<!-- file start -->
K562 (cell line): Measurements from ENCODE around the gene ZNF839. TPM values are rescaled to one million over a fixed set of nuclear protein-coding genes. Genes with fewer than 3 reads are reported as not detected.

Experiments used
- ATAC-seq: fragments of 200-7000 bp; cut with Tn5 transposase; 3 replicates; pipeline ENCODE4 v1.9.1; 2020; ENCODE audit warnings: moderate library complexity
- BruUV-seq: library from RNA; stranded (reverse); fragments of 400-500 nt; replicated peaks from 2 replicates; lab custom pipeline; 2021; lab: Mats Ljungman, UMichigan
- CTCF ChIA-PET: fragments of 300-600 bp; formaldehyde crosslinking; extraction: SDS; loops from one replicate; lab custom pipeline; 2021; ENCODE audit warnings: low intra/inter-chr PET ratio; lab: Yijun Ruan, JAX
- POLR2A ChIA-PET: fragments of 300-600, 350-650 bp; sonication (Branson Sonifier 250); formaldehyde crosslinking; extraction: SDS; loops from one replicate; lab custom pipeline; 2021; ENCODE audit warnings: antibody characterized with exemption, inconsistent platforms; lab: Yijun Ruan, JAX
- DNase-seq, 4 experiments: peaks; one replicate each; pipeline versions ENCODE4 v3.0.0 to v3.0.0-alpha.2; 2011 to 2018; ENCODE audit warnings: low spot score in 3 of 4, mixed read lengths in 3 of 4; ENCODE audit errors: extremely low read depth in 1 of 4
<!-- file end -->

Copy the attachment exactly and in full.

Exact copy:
K562 (cell line): Measurements from ENCODE around the gene ZNF839. TPM values are rescaled to one million over a fixed set of nuclear protein-coding genes. Genes with fewer than 3 reads are reported as not detected.

Experiments used
- ATAC-seq: fragments of 200-7000 bp; cut with Tn5 transposase; 3 replicates; pipeline ENCODE4 v1.9.1; 2020; ENCODE audit warnings: moderate library complexity
- BruUV-seq: library from RNA; stranded (reverse); fragments of 400-500 nt; replicated peaks from 2 replicates; lab custom pipeline; 2021; lab: Mats Ljungman, UMichigan
- CTCF ChIA-PET: fragments of 300-600 bp; formaldehyde crosslinking; extraction: SDS; loops from one replicate; lab custom pipeline; 2021; ENCODE audit warnings: low intra/inter-chr PET ratio; lab: Yijun Ruan, JAX
- POLR2A ChIA-PET: fragments of 300-600, 350-650 bp; sonication (Branson Sonifier 250); formaldehyde crosslinking; extraction: SDS; loops from one replicate; lab custom pipeline; 2021; ENCODE audit warnings: antibody characterized with exemption, inconsistent platforms; lab: Yijun Ruan, JAX
- DNase-seq, 4 experiments: peaks; one replicate each; pipeline versions ENCODE4 v3.0.0 to v3.0.0-alpha.2; 2011 to 2018; ENCODE audit warnings: low spot score in 3 of 4, mixed read lengths in 3 of 4; ENCODE audit errors: extremely low read depth in 1 of 4